Picture: Copyright, Society of Authors and LSE
Newly restored photographs by legendary author and playwright George Bernard Shaw ? including nude self-portraits ? will go on show at Lacock Abbey in Wiltshire from today.
The images are among a collection of 20,000 photographs, negatives, albums and other objects, now owned by the National Trust.
On his death, Shaw – who also wrote articles for Amateur Photographer – left his home to the National Trust.
The archive has been conserved, catalogued and digitised in partnership with the London School of Economics and Political Science.
?George Bernard Shaw (pictured) was one of the most recognisable faces of the 20th century, largely due to his grasp of the power of photography which he used to further his own ambitions as author and playwright,? said Roger Watson, curator at the Fox Talbot Museum where the images will go on display.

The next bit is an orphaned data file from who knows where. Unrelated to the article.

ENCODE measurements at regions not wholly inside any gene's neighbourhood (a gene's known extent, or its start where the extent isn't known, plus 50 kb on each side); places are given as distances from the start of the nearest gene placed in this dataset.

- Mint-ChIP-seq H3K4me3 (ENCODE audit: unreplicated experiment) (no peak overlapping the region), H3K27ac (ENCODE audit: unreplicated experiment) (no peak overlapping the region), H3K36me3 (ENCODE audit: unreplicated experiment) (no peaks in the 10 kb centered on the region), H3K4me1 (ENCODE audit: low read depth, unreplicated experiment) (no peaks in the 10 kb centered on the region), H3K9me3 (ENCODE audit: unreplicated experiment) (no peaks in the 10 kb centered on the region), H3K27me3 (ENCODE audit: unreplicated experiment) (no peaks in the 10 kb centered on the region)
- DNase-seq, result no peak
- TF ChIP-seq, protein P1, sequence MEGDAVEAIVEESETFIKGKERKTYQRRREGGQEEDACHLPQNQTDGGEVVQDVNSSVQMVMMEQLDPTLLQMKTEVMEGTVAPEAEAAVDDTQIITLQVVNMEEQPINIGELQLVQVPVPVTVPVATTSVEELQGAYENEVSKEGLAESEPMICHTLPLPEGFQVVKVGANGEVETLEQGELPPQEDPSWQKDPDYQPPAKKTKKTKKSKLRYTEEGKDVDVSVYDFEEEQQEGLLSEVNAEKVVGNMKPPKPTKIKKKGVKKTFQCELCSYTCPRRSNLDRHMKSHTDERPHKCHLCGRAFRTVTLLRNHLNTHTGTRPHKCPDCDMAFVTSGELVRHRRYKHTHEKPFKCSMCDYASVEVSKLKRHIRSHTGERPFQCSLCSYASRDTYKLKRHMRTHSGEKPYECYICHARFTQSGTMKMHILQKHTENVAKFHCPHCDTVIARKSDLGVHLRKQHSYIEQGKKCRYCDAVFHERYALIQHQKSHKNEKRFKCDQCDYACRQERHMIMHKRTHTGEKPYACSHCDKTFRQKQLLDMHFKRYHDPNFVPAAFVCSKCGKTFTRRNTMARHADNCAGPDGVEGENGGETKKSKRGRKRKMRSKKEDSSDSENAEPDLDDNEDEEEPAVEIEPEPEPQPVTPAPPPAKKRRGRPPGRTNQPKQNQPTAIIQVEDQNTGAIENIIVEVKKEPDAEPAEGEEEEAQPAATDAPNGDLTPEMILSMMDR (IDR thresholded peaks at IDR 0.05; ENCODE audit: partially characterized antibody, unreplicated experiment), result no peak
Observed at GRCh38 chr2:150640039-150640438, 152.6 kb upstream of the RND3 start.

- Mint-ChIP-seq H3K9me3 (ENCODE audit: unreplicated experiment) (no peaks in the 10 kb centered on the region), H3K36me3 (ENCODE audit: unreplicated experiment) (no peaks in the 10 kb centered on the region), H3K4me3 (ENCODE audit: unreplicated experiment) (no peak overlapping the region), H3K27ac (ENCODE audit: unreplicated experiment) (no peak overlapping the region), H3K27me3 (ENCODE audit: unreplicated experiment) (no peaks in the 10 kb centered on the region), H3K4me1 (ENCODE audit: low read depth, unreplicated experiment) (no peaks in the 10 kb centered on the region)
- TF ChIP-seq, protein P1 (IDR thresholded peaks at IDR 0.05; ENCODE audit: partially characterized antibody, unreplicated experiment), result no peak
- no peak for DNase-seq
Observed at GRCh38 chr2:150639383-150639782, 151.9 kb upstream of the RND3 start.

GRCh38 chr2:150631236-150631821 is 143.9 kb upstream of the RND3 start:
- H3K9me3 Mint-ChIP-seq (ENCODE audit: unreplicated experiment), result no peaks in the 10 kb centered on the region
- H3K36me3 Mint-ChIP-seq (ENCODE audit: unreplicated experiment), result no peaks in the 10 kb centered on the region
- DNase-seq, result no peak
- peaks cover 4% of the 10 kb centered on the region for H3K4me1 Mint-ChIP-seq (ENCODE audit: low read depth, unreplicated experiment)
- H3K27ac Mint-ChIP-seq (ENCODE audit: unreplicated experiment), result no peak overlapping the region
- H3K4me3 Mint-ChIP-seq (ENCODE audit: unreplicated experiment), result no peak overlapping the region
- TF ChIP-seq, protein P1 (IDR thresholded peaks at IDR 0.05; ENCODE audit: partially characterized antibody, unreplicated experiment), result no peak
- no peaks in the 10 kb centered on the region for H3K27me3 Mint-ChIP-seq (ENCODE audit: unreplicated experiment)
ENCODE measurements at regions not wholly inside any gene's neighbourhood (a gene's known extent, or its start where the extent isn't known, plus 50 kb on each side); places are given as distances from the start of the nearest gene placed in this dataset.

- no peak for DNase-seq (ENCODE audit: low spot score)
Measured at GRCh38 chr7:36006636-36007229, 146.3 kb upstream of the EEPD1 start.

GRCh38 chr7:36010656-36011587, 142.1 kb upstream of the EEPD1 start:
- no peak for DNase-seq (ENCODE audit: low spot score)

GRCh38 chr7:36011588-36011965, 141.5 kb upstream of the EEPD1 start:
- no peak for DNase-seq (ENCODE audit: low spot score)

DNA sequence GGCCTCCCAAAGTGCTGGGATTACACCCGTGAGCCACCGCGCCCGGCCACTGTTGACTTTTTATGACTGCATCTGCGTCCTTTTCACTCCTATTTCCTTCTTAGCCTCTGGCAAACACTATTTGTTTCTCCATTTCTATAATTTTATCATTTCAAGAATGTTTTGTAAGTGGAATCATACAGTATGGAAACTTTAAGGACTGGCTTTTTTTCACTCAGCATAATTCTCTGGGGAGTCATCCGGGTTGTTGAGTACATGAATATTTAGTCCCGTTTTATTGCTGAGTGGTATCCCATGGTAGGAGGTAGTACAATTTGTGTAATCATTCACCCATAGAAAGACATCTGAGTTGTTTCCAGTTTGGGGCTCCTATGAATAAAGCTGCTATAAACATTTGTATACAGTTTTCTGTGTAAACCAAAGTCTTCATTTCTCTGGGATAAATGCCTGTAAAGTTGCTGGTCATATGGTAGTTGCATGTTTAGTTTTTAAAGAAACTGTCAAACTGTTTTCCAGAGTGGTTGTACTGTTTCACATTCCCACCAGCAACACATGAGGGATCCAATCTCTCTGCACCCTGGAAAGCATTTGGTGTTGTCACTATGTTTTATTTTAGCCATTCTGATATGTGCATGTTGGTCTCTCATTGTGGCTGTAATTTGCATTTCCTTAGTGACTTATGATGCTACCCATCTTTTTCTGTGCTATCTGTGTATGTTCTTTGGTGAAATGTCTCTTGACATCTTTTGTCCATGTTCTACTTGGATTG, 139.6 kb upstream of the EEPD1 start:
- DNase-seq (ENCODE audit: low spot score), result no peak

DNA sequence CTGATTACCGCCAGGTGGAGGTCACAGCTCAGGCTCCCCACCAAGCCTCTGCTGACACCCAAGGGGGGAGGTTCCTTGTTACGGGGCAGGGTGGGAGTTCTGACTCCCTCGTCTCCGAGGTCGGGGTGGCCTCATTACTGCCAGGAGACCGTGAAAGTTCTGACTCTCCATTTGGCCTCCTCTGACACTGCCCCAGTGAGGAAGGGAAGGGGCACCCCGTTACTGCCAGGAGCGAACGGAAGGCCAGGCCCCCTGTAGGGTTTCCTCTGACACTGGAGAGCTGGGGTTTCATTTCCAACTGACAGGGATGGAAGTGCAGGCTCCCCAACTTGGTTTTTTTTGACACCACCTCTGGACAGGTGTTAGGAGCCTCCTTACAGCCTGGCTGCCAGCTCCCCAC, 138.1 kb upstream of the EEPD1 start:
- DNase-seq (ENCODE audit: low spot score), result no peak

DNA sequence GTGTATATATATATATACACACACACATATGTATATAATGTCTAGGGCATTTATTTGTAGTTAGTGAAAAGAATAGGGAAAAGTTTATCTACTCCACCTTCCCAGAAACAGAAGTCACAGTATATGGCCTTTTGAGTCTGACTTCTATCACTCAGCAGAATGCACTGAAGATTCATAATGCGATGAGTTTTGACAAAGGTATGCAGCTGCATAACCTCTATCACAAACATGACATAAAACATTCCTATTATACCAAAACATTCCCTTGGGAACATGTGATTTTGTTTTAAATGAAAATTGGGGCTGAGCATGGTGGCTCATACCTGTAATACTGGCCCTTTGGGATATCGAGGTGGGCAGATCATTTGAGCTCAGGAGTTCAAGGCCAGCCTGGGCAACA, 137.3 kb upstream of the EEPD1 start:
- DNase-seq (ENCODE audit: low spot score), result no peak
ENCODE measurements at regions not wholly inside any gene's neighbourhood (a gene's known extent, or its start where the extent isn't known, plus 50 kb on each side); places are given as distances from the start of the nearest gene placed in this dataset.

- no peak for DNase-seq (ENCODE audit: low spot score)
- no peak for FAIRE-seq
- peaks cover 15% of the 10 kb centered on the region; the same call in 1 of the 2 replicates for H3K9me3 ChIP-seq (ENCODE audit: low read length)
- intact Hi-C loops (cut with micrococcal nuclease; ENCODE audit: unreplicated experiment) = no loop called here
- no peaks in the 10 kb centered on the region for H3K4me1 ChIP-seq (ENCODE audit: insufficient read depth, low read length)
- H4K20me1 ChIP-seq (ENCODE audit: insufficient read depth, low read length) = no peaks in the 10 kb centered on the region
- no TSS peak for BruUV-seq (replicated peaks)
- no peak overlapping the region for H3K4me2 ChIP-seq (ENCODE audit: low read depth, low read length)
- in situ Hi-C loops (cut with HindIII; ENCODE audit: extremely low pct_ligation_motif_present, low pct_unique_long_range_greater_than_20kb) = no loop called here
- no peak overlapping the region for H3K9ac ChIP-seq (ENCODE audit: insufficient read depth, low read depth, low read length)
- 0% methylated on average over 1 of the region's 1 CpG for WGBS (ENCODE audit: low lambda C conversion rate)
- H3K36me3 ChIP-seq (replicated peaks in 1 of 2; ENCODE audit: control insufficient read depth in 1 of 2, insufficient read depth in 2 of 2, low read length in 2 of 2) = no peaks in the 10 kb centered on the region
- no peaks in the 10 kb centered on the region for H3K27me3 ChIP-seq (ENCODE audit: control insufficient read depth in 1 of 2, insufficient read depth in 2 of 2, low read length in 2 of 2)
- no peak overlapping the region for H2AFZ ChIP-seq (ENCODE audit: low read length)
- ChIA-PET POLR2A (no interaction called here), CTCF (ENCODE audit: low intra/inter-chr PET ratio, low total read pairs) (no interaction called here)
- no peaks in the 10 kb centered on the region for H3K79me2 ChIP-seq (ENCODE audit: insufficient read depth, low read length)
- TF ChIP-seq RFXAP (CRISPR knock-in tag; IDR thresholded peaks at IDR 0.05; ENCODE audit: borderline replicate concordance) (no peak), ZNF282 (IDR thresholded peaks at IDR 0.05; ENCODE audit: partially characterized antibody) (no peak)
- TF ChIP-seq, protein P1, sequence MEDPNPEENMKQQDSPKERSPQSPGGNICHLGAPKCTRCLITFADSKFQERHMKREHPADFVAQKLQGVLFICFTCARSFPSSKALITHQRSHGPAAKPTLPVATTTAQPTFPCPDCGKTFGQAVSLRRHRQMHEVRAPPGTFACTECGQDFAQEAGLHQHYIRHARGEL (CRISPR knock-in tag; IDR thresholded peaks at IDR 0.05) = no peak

?He bought his first camera in 1898 and began, like most of us, by taking photographs of his family and friends, soon showing great skill both in composition and technical ability.
?But it was in his art photography that he began producing a marvellous body of work that follows the soft focus and ethereal style of the photographers he most admired.?
The exhibition ? which includes images of Shaw?s family and friends – takes place at Lacock Abbey (once the home of photography inventor William Henry Fox Talbot), from today until 11 December.
For details visit www.nationaltrust.org.uk/lacock
Mary [Sissy] Cholmondeley, Maybury Knoll, c1902
Pictures: Copyright, Society of Authors and LSE